3.1. Self-report scales

The three-stimulus task was presented passively, so that no behavioral data were obtained. “Depth of meditative state” from the self-report 0–10 scale completed after each of the two experimental conditions indicated that the mean meditative depth experienced during the rest state was 1.7±1.4 and meditative depth experience during the meditative state was 4.5±1.4. The difference between the reported depth of meditative experience comparing meditation to control period was significant at the p<0.00001 level.

Drowsiness was reported by 7 of the 16 participants during the meditation and 10 of the 16 during the control thought condition. There was a correlation obtained between the order of experimental session and the self-reported experience of drowsiness during the control state wherein those individuals meditating first were less likely to experience drowsiness during the control state (r=0.52, p<0.05). There was no correlation between the number of years of daily practice and either the self-reported depth of meditative state (r=0.24, p>0.36) or the incidence of reported drowsiness during the meditative state (r=0.00, p>0.98). A negative correlation between the number of years of daily practice and reported drowsiness during the control state (r=−0.60, p<0.05) was found, which seems to reflect individuals with more years of daily meditation practices were less likely to report drowsiness during the control cognitive condition. A negative correlation between current number of hours of daily practice reported and drowsiness during meditative state also was obtained (r=−0.60, p<0.05), although no association was observed for the control state and number of hours of daily practice (r=0.02, p>0.93).

3.2. Event-related potentials

Figures 3, ,4,4, and and55 illustrate the mean amplitude data as a function of midline electrode for the standard, oddball, and distracter stimuli, respectively. The data from each stimulus type were assessed with separate 2 conditions (meditation vs. control) × 3 electrodes (Fz, Cz, Pz) repeated measures analysis of variance.

Figure 3
N1 component mean amplitude (μV) for each experimental condition and stimulus type as a function of midline electrode.
Figure 4
P2 component mean amplitude (μV) for each experimental condition and stimulus type as a function of midline electrode.
Figure 5
P3a component mean amplitude (μV) for each experimental condition and stimulus type as a function of midline electrode.

N1 component

The auditory N1 and P2 components are known to reflect stimulus encoding strength generated largely by activity in the auditory (superior temporal) gyrus, with an additional frontal contribution to the N1 shown to be related to change detection. Standard stimuli demonstrated no meditation state effects (p>0.60), although amplitude was largest at the Cz electrode, F(2,30)=4.98, p<0.05, η2=0.25, which was larger than Pz (p<0.01) but not Fz (p>0.40). The state × electrode interaction reflected a slight trend towards a relatively greater frontal distribution for meditation than control state, F(2,30)=2.00, p=0.17, η2=0.12. Oddball stimuli produced no meditation state effect (p>0.90), with larger component amplitudes at the Fz and Cz electrodes, F(2,30)=9.55, p<0.01, η2=039. A marginal meditation state × electrode interaction also was found, F(2,30)=3.04, p=0.10, η2=0.17, indicating an N1 distribution with greater relative frontal vs. parietal scalp map amplitude in meditation compared to control.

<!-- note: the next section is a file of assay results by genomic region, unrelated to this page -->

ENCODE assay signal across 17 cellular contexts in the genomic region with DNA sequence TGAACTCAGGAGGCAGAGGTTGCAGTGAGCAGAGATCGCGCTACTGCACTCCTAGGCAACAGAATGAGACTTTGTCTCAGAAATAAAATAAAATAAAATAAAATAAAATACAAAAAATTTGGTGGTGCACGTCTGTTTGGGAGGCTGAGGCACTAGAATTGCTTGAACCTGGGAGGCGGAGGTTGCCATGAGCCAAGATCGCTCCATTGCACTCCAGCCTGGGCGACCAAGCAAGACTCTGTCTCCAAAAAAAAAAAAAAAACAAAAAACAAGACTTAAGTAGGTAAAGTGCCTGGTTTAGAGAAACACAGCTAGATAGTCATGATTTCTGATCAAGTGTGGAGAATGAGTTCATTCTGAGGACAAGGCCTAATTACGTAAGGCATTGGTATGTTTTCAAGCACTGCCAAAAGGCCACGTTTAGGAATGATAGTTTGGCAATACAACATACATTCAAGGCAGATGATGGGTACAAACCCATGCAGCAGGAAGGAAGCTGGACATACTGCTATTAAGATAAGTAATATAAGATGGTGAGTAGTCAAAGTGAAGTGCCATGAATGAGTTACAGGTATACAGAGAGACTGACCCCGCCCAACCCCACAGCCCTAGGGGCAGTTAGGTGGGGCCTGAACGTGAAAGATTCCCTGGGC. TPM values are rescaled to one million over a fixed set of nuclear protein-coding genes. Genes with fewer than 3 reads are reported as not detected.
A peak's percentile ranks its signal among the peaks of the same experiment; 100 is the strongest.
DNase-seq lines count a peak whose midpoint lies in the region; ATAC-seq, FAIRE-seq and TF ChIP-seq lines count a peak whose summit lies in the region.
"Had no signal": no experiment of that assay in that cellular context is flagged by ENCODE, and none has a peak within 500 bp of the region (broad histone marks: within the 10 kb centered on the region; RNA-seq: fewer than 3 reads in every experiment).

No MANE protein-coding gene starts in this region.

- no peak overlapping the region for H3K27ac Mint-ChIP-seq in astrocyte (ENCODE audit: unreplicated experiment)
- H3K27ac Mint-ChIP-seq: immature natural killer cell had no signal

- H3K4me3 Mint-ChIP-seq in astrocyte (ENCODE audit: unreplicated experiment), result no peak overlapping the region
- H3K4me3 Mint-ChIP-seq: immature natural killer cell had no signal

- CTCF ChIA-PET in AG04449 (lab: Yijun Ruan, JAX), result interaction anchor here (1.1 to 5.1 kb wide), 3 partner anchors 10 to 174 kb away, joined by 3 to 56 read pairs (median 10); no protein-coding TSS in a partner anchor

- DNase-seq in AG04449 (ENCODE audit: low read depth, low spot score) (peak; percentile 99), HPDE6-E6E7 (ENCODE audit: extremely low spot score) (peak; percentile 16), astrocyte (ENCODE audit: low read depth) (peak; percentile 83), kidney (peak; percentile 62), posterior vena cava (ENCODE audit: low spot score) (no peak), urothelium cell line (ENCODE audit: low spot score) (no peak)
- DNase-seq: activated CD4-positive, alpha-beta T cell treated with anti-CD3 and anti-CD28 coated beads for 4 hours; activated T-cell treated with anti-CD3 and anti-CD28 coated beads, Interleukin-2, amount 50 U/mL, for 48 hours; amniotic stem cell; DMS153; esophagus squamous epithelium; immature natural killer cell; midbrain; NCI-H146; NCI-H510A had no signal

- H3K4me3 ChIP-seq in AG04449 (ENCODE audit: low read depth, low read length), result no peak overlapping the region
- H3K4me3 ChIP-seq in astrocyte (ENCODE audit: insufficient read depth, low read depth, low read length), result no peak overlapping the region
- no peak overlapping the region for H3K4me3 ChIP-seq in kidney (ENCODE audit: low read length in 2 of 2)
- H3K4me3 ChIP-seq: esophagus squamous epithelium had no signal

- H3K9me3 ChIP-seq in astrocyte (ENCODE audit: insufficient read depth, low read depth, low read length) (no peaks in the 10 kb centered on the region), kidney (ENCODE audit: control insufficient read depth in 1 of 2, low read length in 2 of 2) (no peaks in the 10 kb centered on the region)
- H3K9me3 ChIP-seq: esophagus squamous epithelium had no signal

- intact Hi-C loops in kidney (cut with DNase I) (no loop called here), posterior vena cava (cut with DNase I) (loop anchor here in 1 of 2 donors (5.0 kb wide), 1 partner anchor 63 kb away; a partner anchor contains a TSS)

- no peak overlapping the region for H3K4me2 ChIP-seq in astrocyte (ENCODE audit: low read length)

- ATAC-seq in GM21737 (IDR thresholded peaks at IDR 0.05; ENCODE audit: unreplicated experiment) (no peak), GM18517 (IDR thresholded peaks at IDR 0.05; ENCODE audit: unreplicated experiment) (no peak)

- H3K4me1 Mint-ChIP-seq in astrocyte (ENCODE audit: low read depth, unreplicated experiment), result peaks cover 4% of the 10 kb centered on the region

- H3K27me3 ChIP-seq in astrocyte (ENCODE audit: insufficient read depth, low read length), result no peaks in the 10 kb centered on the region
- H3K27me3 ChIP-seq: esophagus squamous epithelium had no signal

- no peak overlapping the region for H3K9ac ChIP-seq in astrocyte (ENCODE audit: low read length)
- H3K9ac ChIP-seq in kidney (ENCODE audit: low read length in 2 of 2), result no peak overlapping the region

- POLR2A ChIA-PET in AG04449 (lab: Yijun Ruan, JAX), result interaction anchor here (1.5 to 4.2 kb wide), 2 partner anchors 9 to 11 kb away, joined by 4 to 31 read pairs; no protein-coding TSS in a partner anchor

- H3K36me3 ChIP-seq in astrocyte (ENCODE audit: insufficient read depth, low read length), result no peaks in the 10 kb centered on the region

Distracter stimuli yielded no overall N1 meditation state effect (p>0.30), but did produce a reliable electrode location difference, F(2,30)=6.65, p<0.01, η2=0.31, with amplitudes greater at Cz compared to Pz (p<0.01) and a trend towards greater magnitudes at Fz compared to Pz (p=0.06). The interaction between meditation state and electrode location was reliable, F(2,30)=4.20, p<0.05, η2=0.22. N1 mean amplitude was smaller for the meditation compared to control condition over Fz (p<0.01, M±95% CI: control, −3.3+1.9 μV, meditation, −2.2+1.4 μV), with no state difference found for Cz (p>0.45) or Pz (p>0.95). Moreover, N1 amplitude during the meditation state was greater at Cz than either Fz (p<0.05) and Pz (p<0.001), whereas Fz and Pz were not significantly different (p>0.35). N1 amplitude during the control state for Fz and Cz yielded larger amplitude values than Pz (p<0.001, in each case), whereas Fz and Cz amplitudes were similar (p>0.90).

P2 component

Standard stimuli yielded no meditation state effect (p>0.30), with electrode location demonstrating maximal amplitude for the frontal and central electrodes, F(2,30)=18.36, p<0.001, η2=0.55. Both Fz (p<0.05) and Cz (p<0.001) evinced greater amplitudes than Pz, and Cz exhibited greater amplitude than Fz (p<0.05). Oddball stimuli produced no meditation state effect (p>0.45), with electrode location demonstrating an overall main effect for fronto-central maximum amplitudes, F(2,30)=13.91, p<0.001, η2=0.48. However, a reliable interaction between meditation state and electrode location was obtained, F(2,30)=5.31, p<0.05, η2=0.26. Post-hoc tests revealed that P2 amplitudes were marginally smaller during meditation than the control condition at Fz (p=0.07, M+95% CI: control, 3.4±1.6 μV; meditation, 2.1±0.9 μV) but not Cz or Pz (p>0.50, both cases). Further, during the control state Fz (p<0.05) and Cz (p<0.001) exhibited greater amplitude values than Pz, but during meditation no electrode effects were obtained.